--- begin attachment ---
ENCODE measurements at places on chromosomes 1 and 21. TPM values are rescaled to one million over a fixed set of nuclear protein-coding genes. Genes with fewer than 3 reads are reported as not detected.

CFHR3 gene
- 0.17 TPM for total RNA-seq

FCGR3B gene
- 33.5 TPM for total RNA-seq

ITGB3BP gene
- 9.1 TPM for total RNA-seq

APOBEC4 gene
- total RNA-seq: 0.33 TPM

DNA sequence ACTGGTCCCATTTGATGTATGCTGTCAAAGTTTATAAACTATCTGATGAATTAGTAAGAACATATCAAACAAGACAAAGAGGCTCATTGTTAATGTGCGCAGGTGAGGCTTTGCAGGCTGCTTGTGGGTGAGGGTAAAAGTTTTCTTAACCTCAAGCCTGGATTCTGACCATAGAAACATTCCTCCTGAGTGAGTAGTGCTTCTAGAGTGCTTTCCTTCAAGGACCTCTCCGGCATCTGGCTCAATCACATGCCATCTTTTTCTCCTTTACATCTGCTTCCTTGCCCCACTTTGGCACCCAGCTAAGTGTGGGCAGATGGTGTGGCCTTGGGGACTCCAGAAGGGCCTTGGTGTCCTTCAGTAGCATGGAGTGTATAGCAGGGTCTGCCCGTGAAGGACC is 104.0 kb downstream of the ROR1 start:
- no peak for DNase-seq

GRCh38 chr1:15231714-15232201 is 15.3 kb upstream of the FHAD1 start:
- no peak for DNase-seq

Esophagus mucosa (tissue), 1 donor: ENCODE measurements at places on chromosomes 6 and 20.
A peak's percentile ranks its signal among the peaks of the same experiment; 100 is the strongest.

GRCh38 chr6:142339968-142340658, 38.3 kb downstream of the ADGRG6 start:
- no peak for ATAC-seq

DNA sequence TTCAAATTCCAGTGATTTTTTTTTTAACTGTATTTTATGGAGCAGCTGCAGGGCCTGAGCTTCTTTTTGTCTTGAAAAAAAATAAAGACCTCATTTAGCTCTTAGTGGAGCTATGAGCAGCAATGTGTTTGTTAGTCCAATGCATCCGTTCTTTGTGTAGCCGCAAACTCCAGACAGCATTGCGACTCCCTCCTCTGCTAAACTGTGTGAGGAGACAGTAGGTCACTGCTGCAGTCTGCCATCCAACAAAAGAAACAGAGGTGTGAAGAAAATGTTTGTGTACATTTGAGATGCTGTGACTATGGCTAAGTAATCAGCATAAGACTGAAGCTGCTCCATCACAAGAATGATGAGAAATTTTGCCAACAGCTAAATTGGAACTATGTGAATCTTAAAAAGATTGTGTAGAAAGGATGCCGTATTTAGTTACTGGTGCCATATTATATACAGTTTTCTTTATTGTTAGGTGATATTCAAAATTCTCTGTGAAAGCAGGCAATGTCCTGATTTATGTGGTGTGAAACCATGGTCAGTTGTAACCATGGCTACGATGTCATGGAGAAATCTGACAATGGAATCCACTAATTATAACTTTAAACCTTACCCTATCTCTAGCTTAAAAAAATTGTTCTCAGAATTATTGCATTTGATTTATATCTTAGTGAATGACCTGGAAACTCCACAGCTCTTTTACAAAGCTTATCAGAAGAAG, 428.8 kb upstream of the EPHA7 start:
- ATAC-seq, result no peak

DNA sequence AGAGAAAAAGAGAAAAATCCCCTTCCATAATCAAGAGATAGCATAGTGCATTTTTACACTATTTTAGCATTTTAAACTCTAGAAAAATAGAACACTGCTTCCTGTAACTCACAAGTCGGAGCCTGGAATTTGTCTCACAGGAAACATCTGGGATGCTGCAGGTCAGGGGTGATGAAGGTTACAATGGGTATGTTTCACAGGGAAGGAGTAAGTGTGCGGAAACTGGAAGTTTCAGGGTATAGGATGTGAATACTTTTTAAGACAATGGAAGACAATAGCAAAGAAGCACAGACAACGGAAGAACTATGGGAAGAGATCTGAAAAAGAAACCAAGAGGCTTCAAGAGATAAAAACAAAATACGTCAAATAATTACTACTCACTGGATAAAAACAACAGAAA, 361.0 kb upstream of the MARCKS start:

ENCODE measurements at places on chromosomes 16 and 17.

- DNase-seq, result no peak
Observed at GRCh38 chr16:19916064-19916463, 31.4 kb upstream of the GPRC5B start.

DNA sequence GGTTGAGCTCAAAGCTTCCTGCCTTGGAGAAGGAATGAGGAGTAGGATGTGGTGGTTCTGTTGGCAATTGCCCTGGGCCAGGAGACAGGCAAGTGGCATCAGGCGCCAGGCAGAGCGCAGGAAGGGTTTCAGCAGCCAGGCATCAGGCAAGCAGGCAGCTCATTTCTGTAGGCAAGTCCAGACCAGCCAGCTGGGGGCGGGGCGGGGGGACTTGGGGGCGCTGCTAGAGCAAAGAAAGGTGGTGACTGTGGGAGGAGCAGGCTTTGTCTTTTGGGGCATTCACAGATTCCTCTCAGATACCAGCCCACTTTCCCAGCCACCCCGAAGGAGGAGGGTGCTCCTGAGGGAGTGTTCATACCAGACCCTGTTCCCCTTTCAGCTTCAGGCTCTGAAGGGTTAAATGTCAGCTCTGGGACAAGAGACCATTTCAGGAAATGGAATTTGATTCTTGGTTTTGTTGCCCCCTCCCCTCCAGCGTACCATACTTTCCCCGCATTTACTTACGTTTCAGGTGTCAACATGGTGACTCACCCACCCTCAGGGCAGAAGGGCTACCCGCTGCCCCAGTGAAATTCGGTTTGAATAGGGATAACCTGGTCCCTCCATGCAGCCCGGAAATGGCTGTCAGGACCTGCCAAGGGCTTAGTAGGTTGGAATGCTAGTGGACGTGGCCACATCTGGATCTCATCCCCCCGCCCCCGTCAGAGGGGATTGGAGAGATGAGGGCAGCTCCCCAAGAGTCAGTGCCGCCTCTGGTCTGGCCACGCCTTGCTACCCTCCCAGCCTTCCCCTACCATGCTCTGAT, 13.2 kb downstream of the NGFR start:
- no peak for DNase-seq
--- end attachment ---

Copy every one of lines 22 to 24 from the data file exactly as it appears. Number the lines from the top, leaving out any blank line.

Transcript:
- DNase-seq, result no peak
Observed at GRCh38 chr16:19916064-19916463, 31.4 kb upstream of the GPRC5B start.

DNA sequence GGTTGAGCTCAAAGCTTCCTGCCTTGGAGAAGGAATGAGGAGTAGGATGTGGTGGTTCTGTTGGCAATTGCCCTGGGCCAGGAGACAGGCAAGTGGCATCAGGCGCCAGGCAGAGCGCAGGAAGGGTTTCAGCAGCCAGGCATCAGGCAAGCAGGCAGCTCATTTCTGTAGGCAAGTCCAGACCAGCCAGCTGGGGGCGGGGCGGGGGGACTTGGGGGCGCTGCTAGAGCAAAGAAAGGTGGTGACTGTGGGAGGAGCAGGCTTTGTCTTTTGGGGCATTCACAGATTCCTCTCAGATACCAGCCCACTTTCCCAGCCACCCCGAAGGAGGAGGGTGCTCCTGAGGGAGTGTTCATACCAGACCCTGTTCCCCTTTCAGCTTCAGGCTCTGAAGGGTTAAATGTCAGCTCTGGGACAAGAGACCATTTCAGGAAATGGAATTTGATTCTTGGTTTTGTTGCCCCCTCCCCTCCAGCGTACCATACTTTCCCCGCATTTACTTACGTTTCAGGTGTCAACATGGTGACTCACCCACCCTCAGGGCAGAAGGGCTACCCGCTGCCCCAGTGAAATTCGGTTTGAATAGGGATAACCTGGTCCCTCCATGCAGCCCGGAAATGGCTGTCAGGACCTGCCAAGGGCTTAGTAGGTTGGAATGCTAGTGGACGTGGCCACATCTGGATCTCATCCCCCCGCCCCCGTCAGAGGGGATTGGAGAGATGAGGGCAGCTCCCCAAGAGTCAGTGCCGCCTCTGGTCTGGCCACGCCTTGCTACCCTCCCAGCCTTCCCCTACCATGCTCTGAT, 13.2 kb downstream of the NGFR start: